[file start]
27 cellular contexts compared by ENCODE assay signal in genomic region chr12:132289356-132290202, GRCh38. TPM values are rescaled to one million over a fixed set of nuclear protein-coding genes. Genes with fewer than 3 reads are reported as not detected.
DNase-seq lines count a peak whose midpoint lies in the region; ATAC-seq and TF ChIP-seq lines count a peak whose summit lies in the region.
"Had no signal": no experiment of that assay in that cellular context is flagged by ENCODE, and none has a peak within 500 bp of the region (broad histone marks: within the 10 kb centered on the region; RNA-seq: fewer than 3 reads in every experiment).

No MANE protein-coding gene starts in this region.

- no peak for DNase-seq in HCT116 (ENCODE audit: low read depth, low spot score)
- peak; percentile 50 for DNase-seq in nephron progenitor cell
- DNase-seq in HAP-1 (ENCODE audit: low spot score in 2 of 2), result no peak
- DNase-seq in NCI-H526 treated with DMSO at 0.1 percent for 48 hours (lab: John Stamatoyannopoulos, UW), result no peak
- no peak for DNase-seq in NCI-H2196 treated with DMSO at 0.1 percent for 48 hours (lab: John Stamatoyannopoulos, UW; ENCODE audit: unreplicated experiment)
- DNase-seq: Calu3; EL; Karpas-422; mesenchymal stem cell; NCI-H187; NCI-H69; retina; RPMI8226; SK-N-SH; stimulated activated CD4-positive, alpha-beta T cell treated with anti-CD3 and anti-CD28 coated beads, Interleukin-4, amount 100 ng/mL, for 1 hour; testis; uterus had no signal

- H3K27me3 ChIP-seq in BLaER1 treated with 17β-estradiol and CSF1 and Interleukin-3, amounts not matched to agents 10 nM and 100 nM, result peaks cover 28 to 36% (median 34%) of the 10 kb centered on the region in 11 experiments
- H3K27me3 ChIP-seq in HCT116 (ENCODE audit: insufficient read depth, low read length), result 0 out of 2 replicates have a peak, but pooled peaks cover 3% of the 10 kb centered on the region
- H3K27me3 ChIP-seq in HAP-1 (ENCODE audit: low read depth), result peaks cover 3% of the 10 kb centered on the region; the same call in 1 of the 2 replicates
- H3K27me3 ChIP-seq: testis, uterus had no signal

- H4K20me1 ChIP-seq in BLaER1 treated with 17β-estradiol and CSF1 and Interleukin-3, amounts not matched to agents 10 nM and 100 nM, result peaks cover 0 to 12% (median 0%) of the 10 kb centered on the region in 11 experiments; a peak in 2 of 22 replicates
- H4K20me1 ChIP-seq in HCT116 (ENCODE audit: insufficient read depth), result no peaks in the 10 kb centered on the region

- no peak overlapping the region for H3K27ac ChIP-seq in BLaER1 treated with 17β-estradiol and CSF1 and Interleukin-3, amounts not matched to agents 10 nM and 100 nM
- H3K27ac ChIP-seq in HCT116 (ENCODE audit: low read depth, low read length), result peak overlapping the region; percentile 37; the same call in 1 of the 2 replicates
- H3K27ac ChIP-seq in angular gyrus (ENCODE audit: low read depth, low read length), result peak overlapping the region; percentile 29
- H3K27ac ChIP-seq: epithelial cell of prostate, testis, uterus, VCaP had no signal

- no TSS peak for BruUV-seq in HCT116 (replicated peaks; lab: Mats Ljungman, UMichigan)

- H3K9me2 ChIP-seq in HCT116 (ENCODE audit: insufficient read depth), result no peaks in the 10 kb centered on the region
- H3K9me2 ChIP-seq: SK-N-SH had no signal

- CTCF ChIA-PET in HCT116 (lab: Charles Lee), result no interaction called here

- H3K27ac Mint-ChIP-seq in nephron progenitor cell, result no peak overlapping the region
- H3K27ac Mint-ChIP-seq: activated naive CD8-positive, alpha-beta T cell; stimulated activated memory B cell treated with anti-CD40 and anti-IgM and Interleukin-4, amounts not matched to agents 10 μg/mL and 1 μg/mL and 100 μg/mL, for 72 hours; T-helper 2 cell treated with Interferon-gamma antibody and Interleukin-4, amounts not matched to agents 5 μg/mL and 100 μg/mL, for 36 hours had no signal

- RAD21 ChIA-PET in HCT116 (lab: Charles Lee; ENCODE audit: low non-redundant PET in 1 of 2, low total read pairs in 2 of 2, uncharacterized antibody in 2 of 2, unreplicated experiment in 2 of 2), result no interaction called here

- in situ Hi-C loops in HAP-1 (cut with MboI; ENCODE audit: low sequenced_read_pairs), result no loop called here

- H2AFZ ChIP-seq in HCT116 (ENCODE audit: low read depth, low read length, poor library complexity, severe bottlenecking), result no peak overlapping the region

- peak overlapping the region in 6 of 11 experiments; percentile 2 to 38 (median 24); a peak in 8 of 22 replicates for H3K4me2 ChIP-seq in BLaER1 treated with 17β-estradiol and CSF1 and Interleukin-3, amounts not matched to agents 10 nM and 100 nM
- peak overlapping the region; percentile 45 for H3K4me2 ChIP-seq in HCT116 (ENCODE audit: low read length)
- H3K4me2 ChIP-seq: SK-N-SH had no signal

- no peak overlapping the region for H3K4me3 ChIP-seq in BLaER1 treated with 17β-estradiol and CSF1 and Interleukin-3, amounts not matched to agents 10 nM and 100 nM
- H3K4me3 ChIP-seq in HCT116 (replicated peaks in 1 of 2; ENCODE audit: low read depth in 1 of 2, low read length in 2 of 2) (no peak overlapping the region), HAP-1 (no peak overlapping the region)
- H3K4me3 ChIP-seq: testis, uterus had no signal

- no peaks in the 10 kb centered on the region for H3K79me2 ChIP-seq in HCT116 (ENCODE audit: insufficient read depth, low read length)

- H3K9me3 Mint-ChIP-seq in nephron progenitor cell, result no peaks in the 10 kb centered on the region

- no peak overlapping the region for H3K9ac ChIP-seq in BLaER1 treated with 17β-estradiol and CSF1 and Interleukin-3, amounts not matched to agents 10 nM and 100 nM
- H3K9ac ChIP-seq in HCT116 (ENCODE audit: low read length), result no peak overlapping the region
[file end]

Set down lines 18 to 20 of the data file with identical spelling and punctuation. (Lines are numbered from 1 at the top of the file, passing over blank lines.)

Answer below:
- H3K27ac ChIP-seq in HCT116 (ENCODE audit: low read depth, low read length), result peak overlapping the region; percentile 37; the same call in 1 of the 2 replicates
- H3K27ac ChIP-seq in angular gyrus (ENCODE audit: low read depth, low read length), result peak overlapping the region; percentile 29
- H3K27ac ChIP-seq: epithelial cell of prostate, testis, uterus, VCaP had no signal